The Fighting Internet and Wireless Spam Act, or FISA, is the new anti-spam bill passed by the Government of Canada in December, 2010. One of its main provisions is that marketers and commercial enterprises have to have the consent of recipients before sending them any unsolicited electronic messages.
This is different from the American CAN-SPAM law, which does not prohibit unsolicited emails per se, though it does require senders to provide the means of stopping any future mailings and being taken off a sender’s email list. The US has an “opt-out” rule whereas Canada has an “opt-in” one. Canada’s law is also broader in that it covers all personalized electronic messages, whether emails, SMS (text) messages, or any other electronic technologies which may be in use in the future.
Does this mean bulk emails or texts are illegal in Canada without the express consent of the people receiving these emails? No, since consent can be either explicitly given or implied. In fact, the range of situations which fall under “implied” consent seems to be quite broad. If there’s already an existing business relationship, that can count as implied consent. If a person or business’s address or phone number has been “conspicuously published or disclosed” and there’s no statement saying that the recipient doesn’t want unsolicited commercial messages, that also counts as implied consent. The messages sent do have to be deemed relevant to the recipient, however.
Companies that rely on emails to promote their products and keep in touch with their customers probably don’t need to worry too much if they already follow good email etiquette, because many of the regulations are based on best practices. That includes stating who the sender is, which company the message is for if it’s different than the sender, a clear and honest subject line, and contact information. As in the US, a way to stop receiving emails from the sender is mandatory.
Buying, selling, and supplying email lists
One area of concern for businesses and marketers is commercially available email lists, if that’s their source of addresses. Use of these lists has to follow the rules regarding consent as well. It doesn’t matter if the email addresses were collected in other countries; if they are used in Canada or the recipients reside in Canada, FISA and other legislations federal and provincial apply.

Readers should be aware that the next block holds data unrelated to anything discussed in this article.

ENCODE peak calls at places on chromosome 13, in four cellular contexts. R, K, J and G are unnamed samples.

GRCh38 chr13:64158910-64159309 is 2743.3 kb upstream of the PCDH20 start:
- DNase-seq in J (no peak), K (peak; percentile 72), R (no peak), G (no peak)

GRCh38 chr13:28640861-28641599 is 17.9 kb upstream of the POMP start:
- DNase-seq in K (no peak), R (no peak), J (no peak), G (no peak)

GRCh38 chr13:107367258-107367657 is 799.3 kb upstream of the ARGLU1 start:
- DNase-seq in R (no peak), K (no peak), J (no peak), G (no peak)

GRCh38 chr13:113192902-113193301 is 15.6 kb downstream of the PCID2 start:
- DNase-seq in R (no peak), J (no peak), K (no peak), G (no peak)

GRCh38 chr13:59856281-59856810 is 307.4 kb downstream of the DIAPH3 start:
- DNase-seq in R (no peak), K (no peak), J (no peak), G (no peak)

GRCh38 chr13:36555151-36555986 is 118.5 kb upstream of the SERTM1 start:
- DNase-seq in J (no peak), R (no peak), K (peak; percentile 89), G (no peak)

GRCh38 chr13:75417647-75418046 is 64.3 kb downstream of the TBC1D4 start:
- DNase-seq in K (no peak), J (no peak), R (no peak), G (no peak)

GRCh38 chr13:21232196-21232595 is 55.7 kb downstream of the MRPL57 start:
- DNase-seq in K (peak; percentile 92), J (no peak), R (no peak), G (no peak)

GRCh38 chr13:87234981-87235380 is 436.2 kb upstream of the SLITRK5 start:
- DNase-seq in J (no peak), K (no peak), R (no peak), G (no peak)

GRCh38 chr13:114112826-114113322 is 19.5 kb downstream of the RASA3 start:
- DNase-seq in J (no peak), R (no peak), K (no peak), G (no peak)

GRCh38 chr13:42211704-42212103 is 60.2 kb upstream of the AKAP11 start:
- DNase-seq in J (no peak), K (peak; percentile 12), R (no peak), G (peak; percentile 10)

A Canadian federal law that’s particularly relevant is the Personal Information Protection and Electronic Documents Act (PIPEDA), which governs the collection and use of private information. According to PIPEDA, anyone collecting personal information (that’s not publicly available) must do so only with the awareness and consent of the party whose information is being collected. Not only do these parties have to know about the collection of their information, they have to know why the information’s being collected. For example, a company planning to sell, rent, or distribute an email list to other companies must inform its customers of this. If that hasn’t been done, the company will need to go back, notify the people on the list, and get permission before going any further. Otherwise, the company would be contravening PIPEDA and face possible fines.
Whether or not a person or company is concerned with breaking the law, it’s best to be very careful when sending mass emails. A lot of people see unsolicited email as spam, even when they provide a business with their address. If enough people mark a sender’s messages as spam or junk, email providers may flag and “blacklist” the sender, essentially stopping future emails. This doesn’t mean businesses shouldn’t do any direct electronic mailings , but they should be do them in a way that considers the recipients and respects their privacy.
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